Adani in court battle over $A16.5b 'risky, dangerous' Carmichael

QUEENSLAND environmental activists Coast and Country are to square up to Indian firm Adani in court over its intention to create Australia’s largest coal mine at Carmichael.
Adani in court battle over $A16.5b 'risky, dangerous' Carmichael Adani in court battle over $A16.5b 'risky, dangerous' Carmichael Adani in court battle over $A16.5b 'risky, dangerous' Carmichael Adani in court battle over $A16.5b 'risky, dangerous' Carmichael Adani in court battle over $A16.5b 'risky, dangerous' Carmichael

Map showing Adani's proposed Carmichael mine and rail project.

Staff Reporter

The five-week case, which began yesterday, is being heard at Queensland Land Court.

Coast and Country Qld contends that the 280 square kilometre mine will be catastrophic to Queensland, affecting ground and surface water, the world’s climate and the Great Barrier Reef.

Coast and Country will adduce testimony from environmental, indigenous, finance and economic experts in order to stop the government granting Adani a mining lease.

Among those called upon will be Potsdam Institute senior researcher Professor Malte Meinshausen and Great Barrier Reef tour operator Tony Fontes.

“It [the mine] will emit more carbon pollution and will warm the world more than any other proposed development,” said Coast and Country Qld spokesman Derec Davies.

“This mine will have severe impacts on the Great Barrier Reef, will threaten the tourism industry in Queensland and will negatively impact the economy. The mine also threatens precious water resources and rare biodiversity.

“And they [the government] took at face value the misleading claims about the extent to which Queensland will benefit. Part of our case is that Queensland will not benefit from this mine.

“Our case will demonstrate that this mine poses an unacceptable risk to the groundwater resources, including the oasis at Doongmabulla Springs which is likely to be one million years old.

“Finally, we will argue that Adani lack the necessary financial viability. We will demonstrate that this dangerous and risky mine should not be approved.”

In closed proceedings, Adani’s group financial controller Rajesh Gupta will be subject to questioning regarding the financial basis of the mine.

It is not the only legal challenge Adani faces over Carmichael, either, with the Mackay Conservation Group taking aim at federal Environmental Minister Greg Hunt’s approval of the mine.

Hunt green-lighted the project subject to 36 environmental conditions, many of which pertained to conserving groundwater. In reply to this, Greenpeace said that the minister had “laid out the red carpet for a coal company with a shocking track record to dig up the outback, dump on the Great Barrier Reef and fuel climate change”.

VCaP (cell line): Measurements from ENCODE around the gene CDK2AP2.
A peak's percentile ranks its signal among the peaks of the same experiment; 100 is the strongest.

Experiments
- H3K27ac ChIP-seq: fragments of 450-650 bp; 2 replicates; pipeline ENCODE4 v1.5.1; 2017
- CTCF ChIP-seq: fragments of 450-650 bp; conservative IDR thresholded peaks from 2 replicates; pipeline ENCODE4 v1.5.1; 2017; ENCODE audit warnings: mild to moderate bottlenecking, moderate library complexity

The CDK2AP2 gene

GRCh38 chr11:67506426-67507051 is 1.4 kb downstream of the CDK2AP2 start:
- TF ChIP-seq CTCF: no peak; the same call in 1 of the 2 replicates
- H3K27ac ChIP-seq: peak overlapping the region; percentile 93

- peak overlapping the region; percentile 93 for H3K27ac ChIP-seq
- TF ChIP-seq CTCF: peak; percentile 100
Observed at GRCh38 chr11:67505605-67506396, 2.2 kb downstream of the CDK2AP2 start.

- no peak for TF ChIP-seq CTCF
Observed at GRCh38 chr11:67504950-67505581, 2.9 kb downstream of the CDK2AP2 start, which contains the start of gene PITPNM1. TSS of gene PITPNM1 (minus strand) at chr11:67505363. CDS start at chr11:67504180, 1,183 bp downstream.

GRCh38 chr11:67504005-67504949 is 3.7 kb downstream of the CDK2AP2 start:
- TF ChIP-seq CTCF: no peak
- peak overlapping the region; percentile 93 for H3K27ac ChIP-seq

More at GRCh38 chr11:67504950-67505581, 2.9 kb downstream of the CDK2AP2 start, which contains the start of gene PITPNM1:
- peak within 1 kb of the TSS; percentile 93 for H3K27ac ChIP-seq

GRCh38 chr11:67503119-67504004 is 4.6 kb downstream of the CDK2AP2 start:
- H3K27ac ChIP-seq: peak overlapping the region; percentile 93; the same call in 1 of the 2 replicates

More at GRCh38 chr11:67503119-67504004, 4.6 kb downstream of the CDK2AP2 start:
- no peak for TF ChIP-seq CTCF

Furthermore, traditional owners the Wangan and Jagalingou (WJ) people stated last week that they had rejected an indigenous land use agreement regarding the mine.

Adani dismissed this due to the company feeling the spokesman – Adrian Burragubba – was not authorised to speak for the WJ people.

The Indian company won an early victory last year when it gained approval from the Queensland government to build a 300km rail track to link up the Carmichael site with the Abbot Point coal terminal. The coal from there would be shipped internationally, with a large proportion going to India.

However, a number of large global banks, including HSBC, Citi, RBS and Barclays, balked at providing funding for the Abbot Point port expansion, though Adani signed an MOU with Bank of India for a $US1 billion credit facility to develop the mine.

With an expected yield of up to 100 million tonnes per year, the mine would be the third largest in the world. An Adani study showed they expected the mine to release three billion tons of greenhouse gases during its six decades of operation, predominantly due to “fugitive” discharges from certain mining methods.

The Queensland government forecast that the Galilee Basin site would add almost $3 billion to the state’s economy annually for a span of 60 years, in the process creating almost 4000 jobs.

Environmental Defenders Office Queensland (EDO Qld) lawyers Sean Ryan, Michael Berkman and Juanita Williams will represent Coast and Country.

EDO Qld is an independent, not-for-profit community legal centre that takes on public interest environmental cases.

While approached, Adani refused to comment while the hearing is going on.

The case continues.

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